Scriptural Readings for each day's Mass,
(for the Liturgical Year 2020)

18 Feb., 2020.
Tuesday, Week 6

1st Reading: James 1:12-18

God tempts no one, but is the giver of every good gift

Blessed is the one who endures temptation. Such a one has stood the test and will receive the crown of life that the Lord has promised to those who love him. No one, when tempted, should say, "I am being tempted by God;" for God cannot be tempted by evil and he himself tempts no one. But one is tempted by one's own desire, being lured and enticed by it; then, when that desire has conceived, it gives birth to sin, and that sin, when it is fully grown, gives birth to death.

Do not be deceived, my beloved. Every generous act of giving, with every perfect gift, is from above, coming down from the Father of lights, with whom there is no variation or shadow due to change. In fulfillment of his own purpose he gave us birth by the word of truth, so that we would become a kind of first fruits of his creatures.

Responsorial: Psalm 94

Response: Happy are they whom you teach, O Lord

Happy are those whom you teach, O Lord,
 whom you train by means of your law:
 to them you give peace in evil days. (R./)

The Lord will not abandon his people
 nor forsake those who are his own;
 for judgement shall again be just
 and all true hearts shall uphold it. (R./)

When I think: I have lost my foothold,
 your mercy, Lord, holds me up.
When cares increase in my heart
 your consolation calms my soul. (R./)

Gospel: Mark 8:14-21

Jesus is amazed at the blindness of his disciples

The disciples had forgotten to bring any bread; and they had only one loaf with them in the boat. And Jesus cautioned them, "Watch out; beware of the yeast of the Pharisees and the yeast of Herod." They said to one another, "It is because we have no bread."

Becoming aware of it, Jesus said to them, "Why are you talking about having no bread? Do you still not perceive or understand? Are your hearts hardened? Do you have eyes, and fail to see? Do you have ears, and fail to hear? And do you not remember? When I broke the five loaves for the five thousand, how many baskets full of broken pieces did you collect?" They said to him, "Twelve." "And the seven for the four thousand, how many baskets full of broken pieces did you collect?" And they said to him, "Seven." Then he said to them, "Do you not yet understand?"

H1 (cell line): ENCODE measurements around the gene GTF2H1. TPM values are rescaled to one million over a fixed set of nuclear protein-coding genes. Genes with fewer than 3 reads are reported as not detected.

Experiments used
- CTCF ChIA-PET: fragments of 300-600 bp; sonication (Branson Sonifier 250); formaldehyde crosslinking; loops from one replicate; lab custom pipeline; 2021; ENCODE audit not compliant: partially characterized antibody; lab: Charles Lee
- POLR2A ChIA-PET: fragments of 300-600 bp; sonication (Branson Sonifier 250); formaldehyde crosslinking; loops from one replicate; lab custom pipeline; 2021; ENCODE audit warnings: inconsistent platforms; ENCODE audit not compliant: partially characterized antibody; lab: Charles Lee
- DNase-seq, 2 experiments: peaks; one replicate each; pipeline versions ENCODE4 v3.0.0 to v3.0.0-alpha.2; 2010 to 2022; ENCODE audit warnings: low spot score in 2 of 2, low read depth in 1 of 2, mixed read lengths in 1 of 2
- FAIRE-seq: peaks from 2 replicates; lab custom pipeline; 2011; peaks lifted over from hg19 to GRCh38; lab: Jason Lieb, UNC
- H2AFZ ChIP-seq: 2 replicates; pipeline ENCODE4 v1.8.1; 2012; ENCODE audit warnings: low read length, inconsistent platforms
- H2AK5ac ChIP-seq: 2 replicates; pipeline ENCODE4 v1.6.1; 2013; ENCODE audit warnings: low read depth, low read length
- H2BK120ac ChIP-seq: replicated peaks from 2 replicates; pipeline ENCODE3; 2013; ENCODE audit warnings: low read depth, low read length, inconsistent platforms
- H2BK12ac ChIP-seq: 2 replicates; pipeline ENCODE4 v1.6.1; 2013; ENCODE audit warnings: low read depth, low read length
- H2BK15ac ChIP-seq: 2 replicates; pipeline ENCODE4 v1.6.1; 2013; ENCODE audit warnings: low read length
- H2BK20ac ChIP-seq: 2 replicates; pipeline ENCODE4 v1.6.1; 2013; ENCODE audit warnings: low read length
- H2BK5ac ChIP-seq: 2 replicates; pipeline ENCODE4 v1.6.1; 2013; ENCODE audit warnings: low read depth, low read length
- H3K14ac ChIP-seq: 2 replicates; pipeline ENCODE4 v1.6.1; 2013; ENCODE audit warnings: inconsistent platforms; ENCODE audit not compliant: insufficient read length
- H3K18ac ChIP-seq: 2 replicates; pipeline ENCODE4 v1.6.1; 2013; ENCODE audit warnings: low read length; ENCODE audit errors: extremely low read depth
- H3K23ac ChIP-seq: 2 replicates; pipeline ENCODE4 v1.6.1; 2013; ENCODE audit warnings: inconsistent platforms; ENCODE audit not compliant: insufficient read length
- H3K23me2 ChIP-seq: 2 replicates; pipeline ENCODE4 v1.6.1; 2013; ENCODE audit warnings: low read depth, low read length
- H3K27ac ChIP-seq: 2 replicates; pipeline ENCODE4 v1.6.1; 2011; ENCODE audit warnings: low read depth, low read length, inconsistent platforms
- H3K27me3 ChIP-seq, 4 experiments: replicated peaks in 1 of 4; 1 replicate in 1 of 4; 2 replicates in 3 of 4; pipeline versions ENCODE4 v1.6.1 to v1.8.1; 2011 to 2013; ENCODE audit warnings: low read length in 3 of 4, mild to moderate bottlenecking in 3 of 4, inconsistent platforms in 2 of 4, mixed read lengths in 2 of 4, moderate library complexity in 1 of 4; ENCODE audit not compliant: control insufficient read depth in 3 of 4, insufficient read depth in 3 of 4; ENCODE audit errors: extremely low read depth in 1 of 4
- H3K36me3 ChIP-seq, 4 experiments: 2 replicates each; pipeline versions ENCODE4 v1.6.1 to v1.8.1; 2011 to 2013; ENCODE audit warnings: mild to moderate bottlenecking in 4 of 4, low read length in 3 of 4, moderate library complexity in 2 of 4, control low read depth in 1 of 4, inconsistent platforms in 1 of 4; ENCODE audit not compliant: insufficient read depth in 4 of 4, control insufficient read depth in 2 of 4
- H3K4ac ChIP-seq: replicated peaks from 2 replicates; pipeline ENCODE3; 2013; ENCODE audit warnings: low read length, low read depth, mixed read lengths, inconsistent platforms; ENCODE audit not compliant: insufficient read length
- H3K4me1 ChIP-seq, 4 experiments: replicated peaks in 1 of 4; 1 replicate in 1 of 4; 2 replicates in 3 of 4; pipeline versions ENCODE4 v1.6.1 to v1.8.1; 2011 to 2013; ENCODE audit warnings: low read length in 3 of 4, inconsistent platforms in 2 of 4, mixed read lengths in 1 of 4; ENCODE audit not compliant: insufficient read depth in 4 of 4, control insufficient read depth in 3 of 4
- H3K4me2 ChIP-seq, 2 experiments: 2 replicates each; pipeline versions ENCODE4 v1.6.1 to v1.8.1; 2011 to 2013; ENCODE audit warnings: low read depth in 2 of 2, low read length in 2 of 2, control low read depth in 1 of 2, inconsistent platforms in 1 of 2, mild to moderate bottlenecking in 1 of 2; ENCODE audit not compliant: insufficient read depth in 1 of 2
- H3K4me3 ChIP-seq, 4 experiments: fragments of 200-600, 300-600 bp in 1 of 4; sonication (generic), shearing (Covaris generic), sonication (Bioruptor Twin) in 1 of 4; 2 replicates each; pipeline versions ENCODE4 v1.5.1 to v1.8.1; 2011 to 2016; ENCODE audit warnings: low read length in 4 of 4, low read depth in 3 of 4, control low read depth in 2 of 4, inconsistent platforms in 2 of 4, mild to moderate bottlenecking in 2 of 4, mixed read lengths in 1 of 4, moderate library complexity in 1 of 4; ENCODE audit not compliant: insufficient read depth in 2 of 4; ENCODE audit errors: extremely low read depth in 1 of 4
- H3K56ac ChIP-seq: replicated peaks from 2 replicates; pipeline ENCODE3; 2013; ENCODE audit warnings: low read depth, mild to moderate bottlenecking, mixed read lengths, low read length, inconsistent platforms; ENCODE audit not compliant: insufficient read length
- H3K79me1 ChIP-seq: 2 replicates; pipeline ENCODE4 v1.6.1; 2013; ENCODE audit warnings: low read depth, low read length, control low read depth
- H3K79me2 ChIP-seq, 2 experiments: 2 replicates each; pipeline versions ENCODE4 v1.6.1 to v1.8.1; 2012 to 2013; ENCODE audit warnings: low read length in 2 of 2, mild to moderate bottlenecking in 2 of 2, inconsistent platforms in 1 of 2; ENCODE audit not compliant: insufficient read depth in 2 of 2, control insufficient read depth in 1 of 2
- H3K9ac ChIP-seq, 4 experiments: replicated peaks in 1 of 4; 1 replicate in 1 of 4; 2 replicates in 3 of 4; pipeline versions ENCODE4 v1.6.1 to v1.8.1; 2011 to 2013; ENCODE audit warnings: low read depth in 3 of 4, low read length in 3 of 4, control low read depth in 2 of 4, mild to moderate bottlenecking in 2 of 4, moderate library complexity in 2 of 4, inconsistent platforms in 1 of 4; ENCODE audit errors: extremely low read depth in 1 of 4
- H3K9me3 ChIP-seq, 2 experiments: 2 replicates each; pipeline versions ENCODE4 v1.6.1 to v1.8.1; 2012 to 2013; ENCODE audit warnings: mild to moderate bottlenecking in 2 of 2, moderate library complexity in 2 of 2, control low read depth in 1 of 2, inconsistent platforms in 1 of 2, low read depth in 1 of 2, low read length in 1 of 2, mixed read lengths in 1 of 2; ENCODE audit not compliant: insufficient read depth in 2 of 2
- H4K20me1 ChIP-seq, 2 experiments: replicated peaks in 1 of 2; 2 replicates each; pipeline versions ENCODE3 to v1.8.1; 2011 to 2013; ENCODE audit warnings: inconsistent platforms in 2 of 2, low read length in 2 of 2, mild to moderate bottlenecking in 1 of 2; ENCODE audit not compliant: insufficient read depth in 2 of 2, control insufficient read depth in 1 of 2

May your words, O Lord, be in my thoughts, on my lips, and in my heart. May they be my guide on life's journey and keep me near to you.

A Word Deeply Rooted

James muses about the power to endure temptation and looks to a bright future when we will be like the first fruits of God's new creation. In Mark, the disciples are worried that they have too little bread, as they embark on a hard pull across the Sea of Galilee.

Jesus' response to their anxiety turns into a volley of questions: "Do you still not see or comprehend? Are your minds completely blinded? Have you eyes but no sight, ears but no hearing? Do you not remember how I broke the five loaves...?" The gospel ends on the question: "Do you still not understand?"

Like Jesus, James urges us to attend to the spiritual side of life. How else can one persevere till the end unless by having a deeply rooted hope. This casts light on James' final phrase, that God wants to make us " a kind of first-fruit of his creatures." The Word within our heart, produces good fruit in our lives. If at times, we are full of doubts and questions, he wants us to keep wondering, seeking, and most of all just being in God's presence.

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